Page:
Armitage Remarks After Meeting at Japan's MOFA
Remarks to Press Following Meeting at MOFA
Richard L. Armitage, Deputy Secretary of State
October 12, 2004
U.S. embassy-tokyo press office
QUESTION: We heard that in your talks with Japanese officials today, you have agreed to speed up talks on U.S. forces transformation and realignment in Japan. What do you see as the main obstacle?
DEPUTY SECRETARY ARMITAGE: Well, let me explain that, during the meeting of the Prime Minister and the President in New York at the time of the U.N. General Assembly, there was general agreement on the need to accelerate the process, to enhance deterrence and to reduce the burden in Japan. And these are sort of the guiding principles that we are looking at. I believe that both sides have a much better understanding of each other now, and we will continue the process of talks. There is no single issue which holds us apart; it's just a matter of trying to get all three of those things acceleration, enhanced deterrence and to lessen the burden in such a way that our relationship is enhanced. So these are difficult things and they have to be worked through.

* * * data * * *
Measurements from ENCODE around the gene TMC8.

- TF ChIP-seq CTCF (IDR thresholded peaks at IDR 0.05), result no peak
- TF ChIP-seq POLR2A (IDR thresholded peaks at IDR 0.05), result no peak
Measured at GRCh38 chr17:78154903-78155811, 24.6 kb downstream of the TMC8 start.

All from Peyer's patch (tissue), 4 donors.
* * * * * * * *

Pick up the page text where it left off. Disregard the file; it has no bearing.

QUESTION: On North Korea, there are growing expectations that the next round of six-way talks may be difficult to hold before the November U.S. presidential elections. When do you see, when do you think the next round of six-way talks will be held?
DEPUTY SECRETARY ARMITAGE: Unfortunately, I don't have a good crystal ball regarding North Korea, but it appears that since we've only got about 22 days I think, until our election, that the North Koreans don't have much interest in holding talks before then. I think this is a miscalculation on their part. Our President is patient President Bush, and the U.S. Congress is entirely behind the efforts of President Bush, so if the North Koreans feel they need to wait, then they'll wait, but it's a miscalculation. Thank you very much. [End]
Released on October 13, 2004